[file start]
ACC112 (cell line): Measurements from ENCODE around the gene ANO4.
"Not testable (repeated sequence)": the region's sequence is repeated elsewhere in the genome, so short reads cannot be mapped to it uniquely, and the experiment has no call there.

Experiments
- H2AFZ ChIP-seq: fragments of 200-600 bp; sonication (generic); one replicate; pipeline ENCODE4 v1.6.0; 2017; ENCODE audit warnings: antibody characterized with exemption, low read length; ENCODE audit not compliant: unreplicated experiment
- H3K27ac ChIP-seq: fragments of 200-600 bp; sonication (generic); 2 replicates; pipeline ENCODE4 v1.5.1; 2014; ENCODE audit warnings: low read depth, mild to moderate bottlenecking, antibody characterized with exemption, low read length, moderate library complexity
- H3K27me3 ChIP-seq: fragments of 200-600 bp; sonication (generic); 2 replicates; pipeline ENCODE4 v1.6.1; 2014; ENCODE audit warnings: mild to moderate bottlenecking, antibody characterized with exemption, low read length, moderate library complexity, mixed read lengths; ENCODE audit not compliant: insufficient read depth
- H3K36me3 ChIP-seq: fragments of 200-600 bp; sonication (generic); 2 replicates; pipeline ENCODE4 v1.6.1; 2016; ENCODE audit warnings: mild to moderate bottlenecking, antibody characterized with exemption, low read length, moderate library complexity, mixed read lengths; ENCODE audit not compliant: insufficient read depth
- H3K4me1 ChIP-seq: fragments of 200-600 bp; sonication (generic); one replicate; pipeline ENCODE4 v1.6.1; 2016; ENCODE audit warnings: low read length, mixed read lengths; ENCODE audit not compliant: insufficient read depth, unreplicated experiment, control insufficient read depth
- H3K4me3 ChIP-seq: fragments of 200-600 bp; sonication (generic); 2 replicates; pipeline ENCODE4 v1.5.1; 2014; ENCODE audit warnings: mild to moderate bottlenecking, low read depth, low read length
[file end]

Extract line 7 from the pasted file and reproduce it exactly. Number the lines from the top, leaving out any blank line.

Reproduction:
- H3K36me3 ChIP-seq: fragments of 200-600 bp; sonication (generic); 2 replicates; pipeline ENCODE4 v1.6.1; 2016; ENCODE audit warnings: mild to moderate bottlenecking, antibody characterized with exemption, low read length, moderate library complexity, mixed read lengths; ENCODE audit not compliant: insufficient read depth